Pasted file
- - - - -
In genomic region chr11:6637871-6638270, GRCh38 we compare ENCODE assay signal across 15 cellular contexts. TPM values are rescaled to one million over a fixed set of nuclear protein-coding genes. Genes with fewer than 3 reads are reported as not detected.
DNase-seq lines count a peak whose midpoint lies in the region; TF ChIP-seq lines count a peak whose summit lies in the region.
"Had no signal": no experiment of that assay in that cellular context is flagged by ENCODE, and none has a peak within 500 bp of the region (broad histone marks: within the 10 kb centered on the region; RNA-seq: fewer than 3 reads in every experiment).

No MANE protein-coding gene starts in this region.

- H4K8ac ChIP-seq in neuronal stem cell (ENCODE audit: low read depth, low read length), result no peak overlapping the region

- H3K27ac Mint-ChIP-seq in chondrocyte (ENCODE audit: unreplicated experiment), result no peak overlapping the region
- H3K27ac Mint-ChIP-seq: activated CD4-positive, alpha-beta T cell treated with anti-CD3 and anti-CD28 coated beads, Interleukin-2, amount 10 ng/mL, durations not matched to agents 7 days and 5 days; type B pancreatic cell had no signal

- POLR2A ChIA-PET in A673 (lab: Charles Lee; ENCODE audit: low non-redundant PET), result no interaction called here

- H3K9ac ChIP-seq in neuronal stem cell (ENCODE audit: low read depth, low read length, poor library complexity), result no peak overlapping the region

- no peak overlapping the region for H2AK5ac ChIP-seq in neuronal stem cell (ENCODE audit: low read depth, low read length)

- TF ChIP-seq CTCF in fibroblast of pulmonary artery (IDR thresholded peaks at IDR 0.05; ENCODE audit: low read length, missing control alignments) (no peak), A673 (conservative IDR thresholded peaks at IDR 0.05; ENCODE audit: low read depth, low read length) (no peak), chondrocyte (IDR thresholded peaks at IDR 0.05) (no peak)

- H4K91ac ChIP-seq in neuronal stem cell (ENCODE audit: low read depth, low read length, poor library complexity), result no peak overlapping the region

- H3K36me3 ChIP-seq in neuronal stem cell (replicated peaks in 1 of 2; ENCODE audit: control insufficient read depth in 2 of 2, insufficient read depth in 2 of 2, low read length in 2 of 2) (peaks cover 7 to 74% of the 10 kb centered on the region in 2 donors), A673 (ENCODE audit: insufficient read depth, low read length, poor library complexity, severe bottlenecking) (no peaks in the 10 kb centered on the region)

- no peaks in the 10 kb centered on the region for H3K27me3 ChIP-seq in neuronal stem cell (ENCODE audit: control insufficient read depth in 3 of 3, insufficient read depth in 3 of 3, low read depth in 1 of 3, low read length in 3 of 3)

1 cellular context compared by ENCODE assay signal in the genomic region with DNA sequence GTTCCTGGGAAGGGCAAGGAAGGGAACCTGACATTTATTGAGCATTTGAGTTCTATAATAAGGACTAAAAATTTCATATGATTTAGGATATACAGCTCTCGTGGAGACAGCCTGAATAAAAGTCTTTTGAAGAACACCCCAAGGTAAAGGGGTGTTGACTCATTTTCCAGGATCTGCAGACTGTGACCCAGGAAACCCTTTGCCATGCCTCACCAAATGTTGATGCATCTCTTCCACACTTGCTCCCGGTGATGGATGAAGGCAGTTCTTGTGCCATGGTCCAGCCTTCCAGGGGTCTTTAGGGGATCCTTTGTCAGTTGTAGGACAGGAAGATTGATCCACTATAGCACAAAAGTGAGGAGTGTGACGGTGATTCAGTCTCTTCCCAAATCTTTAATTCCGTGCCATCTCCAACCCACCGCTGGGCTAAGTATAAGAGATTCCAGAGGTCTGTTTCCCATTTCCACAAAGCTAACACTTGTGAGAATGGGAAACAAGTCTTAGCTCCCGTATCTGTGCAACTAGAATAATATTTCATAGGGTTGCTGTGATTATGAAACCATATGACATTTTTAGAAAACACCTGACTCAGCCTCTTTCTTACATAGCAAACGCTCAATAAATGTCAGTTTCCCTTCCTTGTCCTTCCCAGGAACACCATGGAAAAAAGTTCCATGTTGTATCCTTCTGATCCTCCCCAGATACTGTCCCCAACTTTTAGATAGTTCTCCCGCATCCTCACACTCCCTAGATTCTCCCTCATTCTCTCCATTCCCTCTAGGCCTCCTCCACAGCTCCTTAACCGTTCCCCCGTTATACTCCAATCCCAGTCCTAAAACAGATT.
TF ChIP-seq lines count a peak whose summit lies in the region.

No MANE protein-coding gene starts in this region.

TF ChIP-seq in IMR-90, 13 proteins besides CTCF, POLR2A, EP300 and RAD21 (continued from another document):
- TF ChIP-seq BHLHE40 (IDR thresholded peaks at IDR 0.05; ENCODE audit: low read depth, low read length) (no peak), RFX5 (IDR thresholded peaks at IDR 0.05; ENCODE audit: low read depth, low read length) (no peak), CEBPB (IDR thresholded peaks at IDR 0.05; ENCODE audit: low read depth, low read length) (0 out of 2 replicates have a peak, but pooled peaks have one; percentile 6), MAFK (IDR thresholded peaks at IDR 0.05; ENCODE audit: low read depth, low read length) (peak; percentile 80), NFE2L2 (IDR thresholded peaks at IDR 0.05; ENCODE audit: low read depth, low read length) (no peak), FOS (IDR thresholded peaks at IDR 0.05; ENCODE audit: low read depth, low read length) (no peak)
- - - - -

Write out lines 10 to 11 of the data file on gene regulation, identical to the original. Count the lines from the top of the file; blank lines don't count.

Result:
- no peak overlapping the region for H2AK5ac ChIP-seq in neuronal stem cell (ENCODE audit: low read depth, low read length)

- TF ChIP-seq CTCF in fibroblast of pulmonary artery (IDR thresholded peaks at IDR 0.05; ENCODE audit: low read length, missing control alignments) (no peak), A673 (conservative IDR thresholded peaks at IDR 0.05; ENCODE audit: low read depth, low read length) (no peak), chondrocyte (IDR thresholded peaks at IDR 0.05) (no peak)